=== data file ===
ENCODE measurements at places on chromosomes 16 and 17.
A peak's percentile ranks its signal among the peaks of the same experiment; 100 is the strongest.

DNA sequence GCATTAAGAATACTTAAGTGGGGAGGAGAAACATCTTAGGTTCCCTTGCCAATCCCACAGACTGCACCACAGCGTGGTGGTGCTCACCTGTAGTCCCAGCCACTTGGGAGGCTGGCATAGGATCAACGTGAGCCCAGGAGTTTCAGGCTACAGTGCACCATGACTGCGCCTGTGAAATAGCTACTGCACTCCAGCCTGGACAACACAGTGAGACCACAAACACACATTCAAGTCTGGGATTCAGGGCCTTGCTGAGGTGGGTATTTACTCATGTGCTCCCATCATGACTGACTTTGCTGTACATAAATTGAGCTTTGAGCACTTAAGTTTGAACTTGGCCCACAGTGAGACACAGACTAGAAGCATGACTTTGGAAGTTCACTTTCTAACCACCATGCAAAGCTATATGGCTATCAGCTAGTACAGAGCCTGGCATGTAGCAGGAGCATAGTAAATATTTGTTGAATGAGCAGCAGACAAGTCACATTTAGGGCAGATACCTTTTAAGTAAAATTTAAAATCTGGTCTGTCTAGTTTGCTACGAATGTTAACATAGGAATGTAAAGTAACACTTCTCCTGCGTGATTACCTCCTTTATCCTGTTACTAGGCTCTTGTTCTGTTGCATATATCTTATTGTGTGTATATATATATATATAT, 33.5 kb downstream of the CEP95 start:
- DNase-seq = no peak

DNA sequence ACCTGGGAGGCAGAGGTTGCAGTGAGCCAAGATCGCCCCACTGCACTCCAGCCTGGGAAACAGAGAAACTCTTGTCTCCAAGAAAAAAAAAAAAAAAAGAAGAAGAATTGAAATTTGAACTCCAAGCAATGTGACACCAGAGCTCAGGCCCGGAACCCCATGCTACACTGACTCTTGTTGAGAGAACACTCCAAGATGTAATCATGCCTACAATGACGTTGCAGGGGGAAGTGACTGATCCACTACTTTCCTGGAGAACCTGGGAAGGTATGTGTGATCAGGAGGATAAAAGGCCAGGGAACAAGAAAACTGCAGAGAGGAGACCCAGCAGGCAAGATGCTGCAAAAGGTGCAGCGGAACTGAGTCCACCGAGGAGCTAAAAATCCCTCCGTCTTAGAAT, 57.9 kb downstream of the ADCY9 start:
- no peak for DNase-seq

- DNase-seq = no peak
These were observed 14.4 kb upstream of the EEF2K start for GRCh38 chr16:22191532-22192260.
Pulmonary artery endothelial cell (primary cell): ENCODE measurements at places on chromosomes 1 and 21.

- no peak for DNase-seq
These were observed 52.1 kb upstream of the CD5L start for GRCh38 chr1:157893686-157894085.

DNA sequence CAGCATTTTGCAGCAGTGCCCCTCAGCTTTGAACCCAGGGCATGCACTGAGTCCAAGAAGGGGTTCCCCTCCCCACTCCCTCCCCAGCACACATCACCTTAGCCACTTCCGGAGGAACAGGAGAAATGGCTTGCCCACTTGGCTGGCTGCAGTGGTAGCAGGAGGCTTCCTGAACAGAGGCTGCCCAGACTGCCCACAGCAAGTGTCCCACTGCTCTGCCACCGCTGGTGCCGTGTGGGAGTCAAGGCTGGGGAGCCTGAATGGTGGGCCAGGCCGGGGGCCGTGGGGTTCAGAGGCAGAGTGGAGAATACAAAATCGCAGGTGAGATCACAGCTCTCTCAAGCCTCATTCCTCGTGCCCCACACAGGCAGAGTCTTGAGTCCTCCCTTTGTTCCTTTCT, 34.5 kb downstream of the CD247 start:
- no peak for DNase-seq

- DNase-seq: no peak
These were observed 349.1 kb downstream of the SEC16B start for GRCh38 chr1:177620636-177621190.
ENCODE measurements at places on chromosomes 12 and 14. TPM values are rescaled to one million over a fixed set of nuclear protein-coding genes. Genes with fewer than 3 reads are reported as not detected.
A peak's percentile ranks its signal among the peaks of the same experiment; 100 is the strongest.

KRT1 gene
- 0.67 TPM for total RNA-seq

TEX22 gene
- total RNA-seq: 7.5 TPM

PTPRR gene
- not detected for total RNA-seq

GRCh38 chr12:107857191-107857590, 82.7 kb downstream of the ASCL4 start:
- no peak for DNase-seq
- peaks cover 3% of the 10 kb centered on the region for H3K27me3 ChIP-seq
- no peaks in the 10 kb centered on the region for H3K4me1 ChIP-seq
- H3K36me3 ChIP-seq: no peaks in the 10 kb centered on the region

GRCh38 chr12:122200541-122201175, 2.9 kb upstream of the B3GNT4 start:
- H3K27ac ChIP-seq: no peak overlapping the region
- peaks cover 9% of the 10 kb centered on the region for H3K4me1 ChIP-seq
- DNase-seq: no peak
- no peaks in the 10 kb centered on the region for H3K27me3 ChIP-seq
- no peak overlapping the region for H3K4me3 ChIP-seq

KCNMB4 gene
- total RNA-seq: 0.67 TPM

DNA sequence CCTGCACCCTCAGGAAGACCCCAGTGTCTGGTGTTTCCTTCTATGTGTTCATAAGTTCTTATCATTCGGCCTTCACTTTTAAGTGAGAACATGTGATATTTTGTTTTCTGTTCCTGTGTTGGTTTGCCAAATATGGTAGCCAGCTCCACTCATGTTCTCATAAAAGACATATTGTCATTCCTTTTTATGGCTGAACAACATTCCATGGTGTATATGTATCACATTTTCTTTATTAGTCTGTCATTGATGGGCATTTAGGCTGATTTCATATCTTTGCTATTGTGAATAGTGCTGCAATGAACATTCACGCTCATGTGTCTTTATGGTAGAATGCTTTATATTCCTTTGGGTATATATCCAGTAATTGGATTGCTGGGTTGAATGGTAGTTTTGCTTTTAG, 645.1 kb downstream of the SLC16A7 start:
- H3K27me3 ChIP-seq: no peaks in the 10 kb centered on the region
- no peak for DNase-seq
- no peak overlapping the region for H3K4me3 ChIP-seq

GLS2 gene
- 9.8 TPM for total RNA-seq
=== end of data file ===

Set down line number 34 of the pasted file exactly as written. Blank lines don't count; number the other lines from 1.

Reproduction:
- no peak overlapping the region for H3K4me3 ChIP-seq